Colophospermum mopane 

(J.Kirk ex Benth.) J.Kirk ex J.Léonard

Family:
Fabaceae (pea family)
Common names:
mopane, turpentine tree (Eng.); mopanie (Afr.); Mohlanare (Northern Sotho); Mophane (Tswana)

Leaves and pods

These beautiful trees with their distinctive butterfly-shaped leaves and strange seeds are, for many, the essence of South Africa's lowveld areas, along with interesting bird and insect life and game animals. They are also an extremely important food source for animals and people. Vast tracts of uninterrupted mopane scrub and woodland characterize the hot, low-lying areas near the Limpopo River in the far north of South Africa.

Description
LeavesThe mopane can be a shrub or a tall tree up to 30 m in the northern part of its range, depending on soil conditions and water availability. It has a tall, narrow crown. The compound leaves are divided in two so that the leaflets resemble butterfly wings or a camel's foot. There is a tiny point at the join of the two leaflets which is the remnant of a third, terminal leaflet. Crushed leaves have a turpentine odour. It is a deciduous (sometimes semi-deciduous) tree with lovely autumn and spring colours. Sprays of small, green flowers appear in December and January.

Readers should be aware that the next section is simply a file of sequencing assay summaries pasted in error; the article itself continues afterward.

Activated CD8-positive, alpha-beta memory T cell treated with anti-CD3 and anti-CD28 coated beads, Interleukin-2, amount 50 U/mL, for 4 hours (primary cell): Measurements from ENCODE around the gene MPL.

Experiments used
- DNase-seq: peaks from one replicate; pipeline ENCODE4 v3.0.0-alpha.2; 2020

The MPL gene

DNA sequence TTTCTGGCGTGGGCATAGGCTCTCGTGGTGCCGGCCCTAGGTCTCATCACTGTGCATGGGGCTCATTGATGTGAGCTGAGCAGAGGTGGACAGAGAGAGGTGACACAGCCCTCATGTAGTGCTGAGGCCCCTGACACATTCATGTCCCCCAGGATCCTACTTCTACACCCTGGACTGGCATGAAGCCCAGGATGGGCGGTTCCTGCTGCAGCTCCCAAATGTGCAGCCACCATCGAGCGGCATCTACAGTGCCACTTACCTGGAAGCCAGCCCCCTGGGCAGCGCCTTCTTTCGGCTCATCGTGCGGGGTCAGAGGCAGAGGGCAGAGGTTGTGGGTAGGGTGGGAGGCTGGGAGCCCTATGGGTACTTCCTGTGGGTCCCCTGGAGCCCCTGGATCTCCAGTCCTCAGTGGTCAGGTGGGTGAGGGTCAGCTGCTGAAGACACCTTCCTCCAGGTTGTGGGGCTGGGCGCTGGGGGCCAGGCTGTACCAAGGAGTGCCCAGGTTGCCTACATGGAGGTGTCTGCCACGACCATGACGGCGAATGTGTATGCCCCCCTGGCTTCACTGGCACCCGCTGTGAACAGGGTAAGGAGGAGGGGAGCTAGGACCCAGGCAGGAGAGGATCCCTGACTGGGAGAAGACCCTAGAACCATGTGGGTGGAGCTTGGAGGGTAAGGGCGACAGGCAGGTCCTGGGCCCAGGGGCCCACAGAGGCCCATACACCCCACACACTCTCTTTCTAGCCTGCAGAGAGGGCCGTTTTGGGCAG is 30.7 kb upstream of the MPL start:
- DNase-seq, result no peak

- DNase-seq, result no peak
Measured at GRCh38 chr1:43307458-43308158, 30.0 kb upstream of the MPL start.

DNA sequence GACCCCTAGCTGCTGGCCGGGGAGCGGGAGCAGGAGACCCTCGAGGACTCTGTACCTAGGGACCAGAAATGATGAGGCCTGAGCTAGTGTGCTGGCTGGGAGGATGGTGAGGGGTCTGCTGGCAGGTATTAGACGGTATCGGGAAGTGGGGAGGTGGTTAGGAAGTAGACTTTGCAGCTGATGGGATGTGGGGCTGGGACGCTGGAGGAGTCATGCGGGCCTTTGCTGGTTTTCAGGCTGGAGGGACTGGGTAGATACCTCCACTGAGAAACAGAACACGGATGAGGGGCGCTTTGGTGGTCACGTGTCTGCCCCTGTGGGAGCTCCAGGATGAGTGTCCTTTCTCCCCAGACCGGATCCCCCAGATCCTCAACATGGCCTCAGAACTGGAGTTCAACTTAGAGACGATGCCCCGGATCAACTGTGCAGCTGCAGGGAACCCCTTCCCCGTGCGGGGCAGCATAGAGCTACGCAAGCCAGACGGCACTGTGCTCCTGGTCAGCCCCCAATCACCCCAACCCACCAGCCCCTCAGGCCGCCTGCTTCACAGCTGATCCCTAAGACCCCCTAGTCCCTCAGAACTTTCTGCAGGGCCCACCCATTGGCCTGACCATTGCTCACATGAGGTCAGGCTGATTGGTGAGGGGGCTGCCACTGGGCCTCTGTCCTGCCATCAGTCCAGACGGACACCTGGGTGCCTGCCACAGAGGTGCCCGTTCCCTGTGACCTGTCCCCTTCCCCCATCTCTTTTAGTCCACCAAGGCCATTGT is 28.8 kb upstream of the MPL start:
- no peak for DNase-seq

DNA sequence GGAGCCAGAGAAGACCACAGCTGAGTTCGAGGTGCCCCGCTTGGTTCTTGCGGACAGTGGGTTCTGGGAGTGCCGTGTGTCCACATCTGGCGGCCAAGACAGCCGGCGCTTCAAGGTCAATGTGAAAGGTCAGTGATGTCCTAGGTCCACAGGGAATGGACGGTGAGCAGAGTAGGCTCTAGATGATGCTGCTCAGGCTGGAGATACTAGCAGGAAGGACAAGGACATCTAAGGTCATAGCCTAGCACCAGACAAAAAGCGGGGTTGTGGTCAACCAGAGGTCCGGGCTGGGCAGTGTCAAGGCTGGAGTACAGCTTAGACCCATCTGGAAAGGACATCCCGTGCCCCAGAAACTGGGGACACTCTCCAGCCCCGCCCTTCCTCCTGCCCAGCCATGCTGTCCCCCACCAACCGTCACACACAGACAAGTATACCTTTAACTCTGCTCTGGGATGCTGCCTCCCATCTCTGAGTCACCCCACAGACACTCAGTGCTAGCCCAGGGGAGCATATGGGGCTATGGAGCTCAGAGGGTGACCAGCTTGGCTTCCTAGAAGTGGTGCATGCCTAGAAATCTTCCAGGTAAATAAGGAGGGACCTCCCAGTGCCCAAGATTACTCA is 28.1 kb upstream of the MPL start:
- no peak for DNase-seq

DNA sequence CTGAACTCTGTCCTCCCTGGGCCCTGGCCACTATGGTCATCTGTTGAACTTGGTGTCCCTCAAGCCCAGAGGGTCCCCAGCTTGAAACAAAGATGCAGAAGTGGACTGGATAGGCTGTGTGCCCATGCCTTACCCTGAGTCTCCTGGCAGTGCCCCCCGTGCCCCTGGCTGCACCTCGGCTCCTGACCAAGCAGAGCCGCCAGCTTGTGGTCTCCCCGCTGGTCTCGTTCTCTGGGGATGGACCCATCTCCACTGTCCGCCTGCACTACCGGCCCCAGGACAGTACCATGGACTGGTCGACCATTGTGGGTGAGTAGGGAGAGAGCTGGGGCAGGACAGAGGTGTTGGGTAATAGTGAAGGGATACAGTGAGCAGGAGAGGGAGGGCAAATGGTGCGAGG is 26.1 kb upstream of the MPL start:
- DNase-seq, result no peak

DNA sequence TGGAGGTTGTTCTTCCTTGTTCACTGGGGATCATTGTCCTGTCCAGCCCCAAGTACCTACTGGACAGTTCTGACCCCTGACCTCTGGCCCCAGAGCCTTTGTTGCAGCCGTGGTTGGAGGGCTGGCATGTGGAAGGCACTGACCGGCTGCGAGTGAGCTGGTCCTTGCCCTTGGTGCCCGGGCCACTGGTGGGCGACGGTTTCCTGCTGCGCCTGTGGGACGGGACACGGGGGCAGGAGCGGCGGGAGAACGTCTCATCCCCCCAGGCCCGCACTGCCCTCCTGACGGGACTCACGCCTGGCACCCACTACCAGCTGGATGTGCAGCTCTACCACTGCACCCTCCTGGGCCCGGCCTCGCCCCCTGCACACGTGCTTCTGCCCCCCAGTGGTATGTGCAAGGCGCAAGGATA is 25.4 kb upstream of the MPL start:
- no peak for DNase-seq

SeedsThese are followed by pods which ripen between April and June and are flat and somewhat kidney-shaped. They change from green to light, finely speckled brown. The flat seeds inside are sticky from resin exuded by glands which cover them. The strange appearance of the seeds is from the convolutions in their surface. Some might say they resemble tiny, flat mottley-brown brains! The greyish brown bark is very deeply fissured in vertical fissures. It has a rough, ropy appearance and is very distinctive.

Distribution
The mopane grows in hot, dry, low-lying areas, 200-1 150 m, in the far northern parts of South Africa, into Zimbabwe, Mozambique, Botswana, Zambia, Namibia, Angola and Malawi. It is found growing in alkaline (high lime content) soils which are shallow and not well drained. It also grows in alluvial soils (soil deposited by rivers). In South Africa and adjacent areas of Botswana and Zimbabwe, the trees tend to vary between 4 and 18 m, often called mopane scrub but also sometimes taller and forming woodland, where further north the trees are taller and form tall woodlands referred to as cathedral mopane. I recall visiting Botswana's Okavango Delta and encountering miles of lush mopane woodlands of great height, interspersed with waterlily-filled ponds, quite different to the familiar mopane scrub of the south. This tree does not grow well outside of suitable hot, frost-free, summer rainfall areas. It would be tolerant of poor, alkaline soils, however.